A lawsuit claiming Latino borrowers at Texas Champion bank were charged higher interest rates on loans compared to the rates charged to similarly situated non-Hispanic white borrowers has ended in a settlement after the bank agreed to establish uniform pricing policies, conduct employee training and pay $700,000 to resolve the allegations.
“The complaint filed today demonstrates that the Civil Rights Division is committed to fair lending enforcement across the entire spectrum of credit markets,” said Thomas E. Perez, Assistant Attorney General for the Justice Department’s Civil Rights Division. “We commend Texas Champion for working cooperatively with the Justice Department in reaching an appropriate resolution of this case.”
The Justice Department filed the 2010 complaint in the U.S. District Court for the Southern District of Texas claiming the pattern of discrimination against Hispanics through its branch offices was in violation of the Equal Credit Opportunity Act (ECOA).
Texas Champion will pay $700,000 to approximately 2,000 Hispanic victims of discrimination, monitor its loans for potential disparities based on national origin, and provide equal credit opportunity training to its employees, according to the Justice Department.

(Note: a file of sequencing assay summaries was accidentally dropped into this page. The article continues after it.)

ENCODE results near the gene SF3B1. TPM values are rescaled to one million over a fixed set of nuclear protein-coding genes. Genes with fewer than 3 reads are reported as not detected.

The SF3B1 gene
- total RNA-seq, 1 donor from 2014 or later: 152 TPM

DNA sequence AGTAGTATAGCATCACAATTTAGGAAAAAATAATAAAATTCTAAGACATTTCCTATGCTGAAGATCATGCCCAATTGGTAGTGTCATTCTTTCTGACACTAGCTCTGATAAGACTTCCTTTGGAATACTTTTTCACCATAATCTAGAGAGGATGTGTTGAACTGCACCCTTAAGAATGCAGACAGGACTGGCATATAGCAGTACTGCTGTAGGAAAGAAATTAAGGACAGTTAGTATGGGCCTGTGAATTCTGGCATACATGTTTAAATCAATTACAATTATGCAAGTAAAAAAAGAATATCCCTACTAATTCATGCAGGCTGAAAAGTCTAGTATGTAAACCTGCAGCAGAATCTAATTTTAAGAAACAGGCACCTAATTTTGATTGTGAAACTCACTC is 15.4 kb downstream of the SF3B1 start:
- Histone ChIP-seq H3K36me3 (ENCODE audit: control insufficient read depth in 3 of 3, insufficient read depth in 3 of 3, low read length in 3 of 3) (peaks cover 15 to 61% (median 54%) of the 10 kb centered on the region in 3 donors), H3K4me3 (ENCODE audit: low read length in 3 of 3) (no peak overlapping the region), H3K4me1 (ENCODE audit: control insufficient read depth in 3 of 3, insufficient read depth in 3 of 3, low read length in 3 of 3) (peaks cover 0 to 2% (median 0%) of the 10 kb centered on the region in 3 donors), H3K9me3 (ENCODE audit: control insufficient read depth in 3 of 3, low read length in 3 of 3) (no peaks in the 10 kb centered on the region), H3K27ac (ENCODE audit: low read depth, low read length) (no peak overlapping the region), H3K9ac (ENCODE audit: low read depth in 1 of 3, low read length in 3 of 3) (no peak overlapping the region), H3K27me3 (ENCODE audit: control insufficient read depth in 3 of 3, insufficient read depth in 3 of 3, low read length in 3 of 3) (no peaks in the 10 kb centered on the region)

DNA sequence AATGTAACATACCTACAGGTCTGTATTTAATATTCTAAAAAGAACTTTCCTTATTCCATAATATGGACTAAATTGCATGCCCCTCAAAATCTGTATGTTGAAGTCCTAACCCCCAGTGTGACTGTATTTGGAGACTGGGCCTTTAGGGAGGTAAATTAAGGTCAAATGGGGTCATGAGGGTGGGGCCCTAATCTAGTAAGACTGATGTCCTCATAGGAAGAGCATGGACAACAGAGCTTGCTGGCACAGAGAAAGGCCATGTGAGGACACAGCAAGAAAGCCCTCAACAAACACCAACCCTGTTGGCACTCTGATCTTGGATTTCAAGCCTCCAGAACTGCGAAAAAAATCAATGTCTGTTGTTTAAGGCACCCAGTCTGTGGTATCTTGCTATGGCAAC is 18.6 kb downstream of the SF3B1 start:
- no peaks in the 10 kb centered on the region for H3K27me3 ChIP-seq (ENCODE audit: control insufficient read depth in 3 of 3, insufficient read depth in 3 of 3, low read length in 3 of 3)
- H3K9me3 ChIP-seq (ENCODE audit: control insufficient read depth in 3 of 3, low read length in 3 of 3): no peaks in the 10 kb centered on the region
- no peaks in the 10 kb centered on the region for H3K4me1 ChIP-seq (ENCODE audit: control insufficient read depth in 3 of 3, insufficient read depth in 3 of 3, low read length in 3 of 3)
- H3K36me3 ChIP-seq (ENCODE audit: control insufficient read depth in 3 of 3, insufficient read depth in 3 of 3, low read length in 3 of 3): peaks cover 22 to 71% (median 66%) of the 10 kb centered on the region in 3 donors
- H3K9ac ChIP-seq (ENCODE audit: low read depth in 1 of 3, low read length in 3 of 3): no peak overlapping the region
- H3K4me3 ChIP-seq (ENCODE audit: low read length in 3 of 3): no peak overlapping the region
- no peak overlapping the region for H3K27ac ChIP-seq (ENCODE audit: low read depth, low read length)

The bank will also revise its pricing policies to ensure that the price charged for its loans is set in a non-discriminatory manner consistent with the requirements of ECOA. The agreement also prohibits the bank from discriminating on the basis of national origin in any aspect of a credit transaction.
“The Southern District of Texas is committed to ensuring banks and other lending institutions do not discriminate against borrowers on the basis of race or national origin,” said U.S. Attorney for the Southern District of Texas Kenneth Magidson, adding that the case should serve as a reminder that discrimination in lending will not be tolerated. Calls made to Texas Champion Bank by NBC Latino were not returned by publishing time.
Recently, the Obama administration formalized the implementation of the Fair Housing Act’s “Discriminatory Effects Standard” which hold banks accountable for their actions in the foreclosure crisis, which hit Latinos especially hard.
The president established the interagency Financial Fraud Enforcement Task Force in a coordinated effort to investigate and prosecute financial crimes.